The commencement address at New College Franklin’s graduation was divided into three parts: Man as Thinker; Man as Maker; Man as Worshipper. I was blessed to be able to speak to what it means for man to be a worshipper, particularly in the context of worship.
Who am I? Why am I here? What is my destiny? What am I supposed to do?
These are some of the most fundamental and philosophical questions people through history have asked.
The answers to the last ones all flow from that first question of identity. Who am I?
But the most fundamental question of our identity isn’t firstly who am I? But whom do I worship? This defines both who we are and who we will become. For we become what we behold.
So what are we beholding?
We are at a Christian institution because we embrace the centrality of worship as an outgrowth of what it means to be human.
We believe that education begins and ends in worship because the history of mankind begins and ends in worship.
As Scripture tells us, the Garden of Eden was the first temple and Adam and Eve were the first priests, tasked with leading the cosmic liturgy of all creation. Christ’s first coming was a means of beginning the task of cleansing that cosmic temple and restoring it to its liturgical song. And we know that Christ will come again, that the whole earth will be made into the holy temple-city of our God, and we will behold God in the light of Christ’s glory for all eternity. And in beholding, we will become like him.
This defines what it means to be human, for who we worship tells us who we are and who we will become.
But although this is true, we must continually be recalibrated to this higher calling. Just as we all think, but do not all think well; and we all act, but do not all act well; so we all worship, but who are we worshipping?
In a simplistic sense, we could say that the fundamental task of education is to help us know who we worship; and, in worshipping, to become like him.
We study the liberal arts to equip the mind with the tools to explore the depths of philosophy and theology; and philosophy and theology use those tools to explore the deepest and most fundamental realities of this world, finding its way to the center: the Triune God. And as we contemplate the mysteries of the Divine, we engage in worship and are enabled to worship.
We study to cleanse the temples of our minds so that they might be turned away from the myriad distractions of self-worship and material idolatry to the one thing needful. Falsehoods abound, but truth is one. Idols proliferate, but the Lord our God is One.
We study so that we might awaken “our wonder at the mystery of being.” As David Bentley Hart says at the end of his magnificent book of philosophical theology The Experience of God, study gives us eyes so that we might “arrive at a way of seeing that sees God in all things, a joy that encounters God in the encounter with all reality.” Or, as Hopkins says, “Christ plays in ten thousand places” and he invites us to join him on the other side of wonder.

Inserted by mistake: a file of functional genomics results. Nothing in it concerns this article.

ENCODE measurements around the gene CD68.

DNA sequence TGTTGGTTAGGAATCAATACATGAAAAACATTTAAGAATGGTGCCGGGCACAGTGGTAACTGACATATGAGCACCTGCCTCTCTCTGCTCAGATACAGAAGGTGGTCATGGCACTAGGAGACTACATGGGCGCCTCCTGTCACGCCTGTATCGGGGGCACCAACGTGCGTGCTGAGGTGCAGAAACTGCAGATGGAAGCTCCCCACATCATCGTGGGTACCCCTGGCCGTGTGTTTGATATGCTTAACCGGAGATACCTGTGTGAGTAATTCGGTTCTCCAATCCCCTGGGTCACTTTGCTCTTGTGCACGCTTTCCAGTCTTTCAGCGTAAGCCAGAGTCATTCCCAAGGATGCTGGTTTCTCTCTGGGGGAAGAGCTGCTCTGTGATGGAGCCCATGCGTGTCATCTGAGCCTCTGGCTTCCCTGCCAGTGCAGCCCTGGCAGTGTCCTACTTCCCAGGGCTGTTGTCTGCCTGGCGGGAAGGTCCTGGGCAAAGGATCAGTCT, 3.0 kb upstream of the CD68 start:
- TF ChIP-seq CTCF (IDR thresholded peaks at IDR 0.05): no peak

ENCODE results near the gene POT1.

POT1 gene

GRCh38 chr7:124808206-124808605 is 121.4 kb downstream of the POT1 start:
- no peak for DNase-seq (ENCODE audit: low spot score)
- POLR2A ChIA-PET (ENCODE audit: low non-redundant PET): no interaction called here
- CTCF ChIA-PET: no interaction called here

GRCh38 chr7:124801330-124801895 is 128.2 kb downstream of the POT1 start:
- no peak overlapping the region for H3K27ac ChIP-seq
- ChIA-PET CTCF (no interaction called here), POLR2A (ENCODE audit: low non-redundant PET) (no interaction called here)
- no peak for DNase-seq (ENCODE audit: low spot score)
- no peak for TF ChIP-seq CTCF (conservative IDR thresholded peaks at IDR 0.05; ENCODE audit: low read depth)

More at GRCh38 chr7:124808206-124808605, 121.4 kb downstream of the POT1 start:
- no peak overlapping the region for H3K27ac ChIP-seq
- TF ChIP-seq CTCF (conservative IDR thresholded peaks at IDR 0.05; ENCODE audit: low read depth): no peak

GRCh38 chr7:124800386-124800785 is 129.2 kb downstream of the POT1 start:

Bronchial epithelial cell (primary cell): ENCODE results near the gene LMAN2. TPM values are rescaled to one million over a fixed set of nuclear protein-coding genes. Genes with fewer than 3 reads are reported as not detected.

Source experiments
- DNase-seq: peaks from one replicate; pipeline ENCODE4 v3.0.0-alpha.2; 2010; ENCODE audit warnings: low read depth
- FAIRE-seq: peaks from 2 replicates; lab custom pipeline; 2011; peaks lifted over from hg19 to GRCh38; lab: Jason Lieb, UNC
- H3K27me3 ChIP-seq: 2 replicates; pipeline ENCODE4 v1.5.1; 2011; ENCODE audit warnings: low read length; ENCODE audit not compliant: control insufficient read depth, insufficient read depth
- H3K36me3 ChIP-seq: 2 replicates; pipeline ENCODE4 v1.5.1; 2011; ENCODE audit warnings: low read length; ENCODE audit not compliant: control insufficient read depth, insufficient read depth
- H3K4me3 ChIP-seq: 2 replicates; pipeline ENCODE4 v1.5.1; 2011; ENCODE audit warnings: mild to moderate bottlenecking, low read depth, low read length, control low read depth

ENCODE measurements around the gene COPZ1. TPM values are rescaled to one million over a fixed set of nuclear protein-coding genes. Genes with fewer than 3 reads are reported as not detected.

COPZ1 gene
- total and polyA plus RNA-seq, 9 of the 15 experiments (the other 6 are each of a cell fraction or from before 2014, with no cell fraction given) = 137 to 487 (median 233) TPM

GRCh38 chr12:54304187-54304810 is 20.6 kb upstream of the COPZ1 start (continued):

Worship is the end of study, but worship must be the beginning of study as well, or our mind and our actions will be directed toward idols. When our study is not defined by our worship, we will be like Eliot’s Hollow Men, with minds stuffed with straw without substance. When our actions do not flow out of our worship, our acts will be merely redundant attempts to move without the Source of motion.
So what is worship? Greg Wilbur says that worship is “a response to the love of God that brings us out of darkness into his light.”
If this is so–and I think it is–then worship begins in the dark. When we worship in the dark, we can move into the light. Worship is our way of beholding God in the dark. We are reminded of Job, who in the darkest day of his life, fell down and worshipped. In the darkness of our experiences when all other actions fail, we worship God in the dark. In the darkness of our ignorance when we fail to find intellectual illumination, we worship God in the dark. Every endeavor of man is, in some sense, an act in the dark, and when we embrace this worship in the dark, we are moved into the light.
Before we see the face of God in glorious resplendence, we must learn to worship the back of God. And as we worship in faith, even in the dark, in ignorance, in fear; and as our worship guides our intellectual life and active life, we are then given eyes to behold the beautiful mysteries of God, in part now and in full in the New Jerusalem. As we move from worship to worship, we will be moving toward our telos. And one day we will become like him, for we will behold him as he is.
I want to end with a beautiful quote from the end of Dante’s Paradiso. More than any other, I think Dante’s Divine Comedy captures this vision, for in it we see all the wisdom and imagery of the liberal arts, philosophy, and ancient literature moving toward the inexpressible light of the Divine.
“Before the Light one’s will to turn is spent: one is so changed, it is impossible to shift the glance, for one would not consent, Because all good—the object of the will—is summed in it, for it alone is best. . . O Light that dwell within Thyself alone, who alone know Thyself, are known, and smile with Love upon the Knowing and the Known. . .the truth that I longed for came to me, smiting my mind like lightening flashing bright. Here ceased the powers of my high fantasy. Already were all my will and my desires turned—as a wheel in equal balance—by The Love that moves the sun and the other stars.”
This is our end, as we behold God in the light and, in beholding, become like him.
But for now–we worship God in the dark.